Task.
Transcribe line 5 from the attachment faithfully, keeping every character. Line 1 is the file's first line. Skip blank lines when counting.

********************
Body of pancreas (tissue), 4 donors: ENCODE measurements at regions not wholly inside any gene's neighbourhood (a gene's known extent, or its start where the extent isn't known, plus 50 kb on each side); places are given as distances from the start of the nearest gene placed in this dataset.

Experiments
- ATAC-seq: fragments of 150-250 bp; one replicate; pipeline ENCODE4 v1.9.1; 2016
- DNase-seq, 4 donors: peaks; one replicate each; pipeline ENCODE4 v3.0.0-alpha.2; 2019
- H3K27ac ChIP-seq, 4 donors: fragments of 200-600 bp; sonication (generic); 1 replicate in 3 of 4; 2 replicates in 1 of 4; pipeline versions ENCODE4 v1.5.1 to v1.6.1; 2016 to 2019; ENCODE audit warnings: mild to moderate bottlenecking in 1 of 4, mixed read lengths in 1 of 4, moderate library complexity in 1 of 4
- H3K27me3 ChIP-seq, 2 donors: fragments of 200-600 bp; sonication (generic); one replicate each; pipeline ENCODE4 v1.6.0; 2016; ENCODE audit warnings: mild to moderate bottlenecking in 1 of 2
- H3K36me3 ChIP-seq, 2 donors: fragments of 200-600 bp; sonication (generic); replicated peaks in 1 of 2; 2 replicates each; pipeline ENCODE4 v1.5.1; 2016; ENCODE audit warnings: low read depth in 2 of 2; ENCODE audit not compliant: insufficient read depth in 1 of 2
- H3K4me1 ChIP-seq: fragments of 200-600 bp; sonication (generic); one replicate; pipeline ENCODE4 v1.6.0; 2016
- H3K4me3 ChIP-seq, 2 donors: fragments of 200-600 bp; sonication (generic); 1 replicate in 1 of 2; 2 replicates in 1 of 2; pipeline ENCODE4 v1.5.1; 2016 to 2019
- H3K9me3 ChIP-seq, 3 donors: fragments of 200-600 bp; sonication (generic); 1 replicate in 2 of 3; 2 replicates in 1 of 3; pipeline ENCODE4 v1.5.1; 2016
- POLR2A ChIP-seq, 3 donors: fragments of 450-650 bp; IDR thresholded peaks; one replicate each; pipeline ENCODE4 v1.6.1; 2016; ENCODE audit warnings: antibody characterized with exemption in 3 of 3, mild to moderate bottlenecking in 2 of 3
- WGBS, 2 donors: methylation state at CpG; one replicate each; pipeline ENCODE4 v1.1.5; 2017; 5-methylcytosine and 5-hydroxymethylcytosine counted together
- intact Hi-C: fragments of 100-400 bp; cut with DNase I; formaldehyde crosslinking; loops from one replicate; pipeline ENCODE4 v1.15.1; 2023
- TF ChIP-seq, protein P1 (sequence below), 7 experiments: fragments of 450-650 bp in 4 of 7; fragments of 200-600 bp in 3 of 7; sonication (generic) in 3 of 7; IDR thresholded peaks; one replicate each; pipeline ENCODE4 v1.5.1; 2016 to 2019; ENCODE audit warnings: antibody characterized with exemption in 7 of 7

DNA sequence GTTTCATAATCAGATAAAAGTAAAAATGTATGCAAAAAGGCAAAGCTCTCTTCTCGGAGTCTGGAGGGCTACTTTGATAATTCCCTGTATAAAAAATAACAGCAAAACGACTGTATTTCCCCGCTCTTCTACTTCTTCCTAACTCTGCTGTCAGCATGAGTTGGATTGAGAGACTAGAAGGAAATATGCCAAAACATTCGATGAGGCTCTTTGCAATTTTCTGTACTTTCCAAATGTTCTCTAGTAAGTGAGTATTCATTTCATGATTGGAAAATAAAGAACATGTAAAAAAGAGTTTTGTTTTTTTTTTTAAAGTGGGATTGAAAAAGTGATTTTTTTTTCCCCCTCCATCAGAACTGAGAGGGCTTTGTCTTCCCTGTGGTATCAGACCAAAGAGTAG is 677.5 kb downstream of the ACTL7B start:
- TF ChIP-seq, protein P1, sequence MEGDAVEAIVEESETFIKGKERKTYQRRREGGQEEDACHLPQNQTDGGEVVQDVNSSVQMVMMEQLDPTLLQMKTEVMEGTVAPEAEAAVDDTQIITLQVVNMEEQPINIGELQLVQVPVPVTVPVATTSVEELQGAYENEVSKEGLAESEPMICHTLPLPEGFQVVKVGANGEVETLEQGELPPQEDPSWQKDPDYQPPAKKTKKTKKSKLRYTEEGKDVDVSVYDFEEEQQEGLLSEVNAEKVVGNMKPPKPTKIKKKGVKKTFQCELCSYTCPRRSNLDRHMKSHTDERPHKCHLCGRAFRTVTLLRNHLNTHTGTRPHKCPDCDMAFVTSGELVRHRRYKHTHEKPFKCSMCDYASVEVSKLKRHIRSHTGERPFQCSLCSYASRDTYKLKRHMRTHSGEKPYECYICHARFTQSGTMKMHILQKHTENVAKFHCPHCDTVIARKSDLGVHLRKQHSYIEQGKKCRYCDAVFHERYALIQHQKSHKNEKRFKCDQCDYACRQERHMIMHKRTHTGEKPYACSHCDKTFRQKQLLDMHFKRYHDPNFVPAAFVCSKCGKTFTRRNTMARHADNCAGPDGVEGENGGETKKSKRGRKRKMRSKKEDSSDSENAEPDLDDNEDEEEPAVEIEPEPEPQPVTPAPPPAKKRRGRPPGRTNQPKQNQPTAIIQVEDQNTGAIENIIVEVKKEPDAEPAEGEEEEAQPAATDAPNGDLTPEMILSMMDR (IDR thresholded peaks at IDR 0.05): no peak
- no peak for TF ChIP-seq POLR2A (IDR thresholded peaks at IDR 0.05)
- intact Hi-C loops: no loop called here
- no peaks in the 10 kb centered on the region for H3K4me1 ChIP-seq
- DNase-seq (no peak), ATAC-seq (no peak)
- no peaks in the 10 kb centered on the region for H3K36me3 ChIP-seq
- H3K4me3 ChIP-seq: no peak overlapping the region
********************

- H3K27ac ChIP-seq, 4 donors: fragments of 200-600 bp; sonication (generic); 1 replicate in 3 of 4; 2 replicates in 1 of 4; pipeline versions ENCODE4 v1.5.1 to v1.6.1; 2016 to 2019; ENCODE audit warnings: mild to moderate bottlenecking in 1 of 4, mixed read lengths in 1 of 4, moderate library complexity in 1 of 4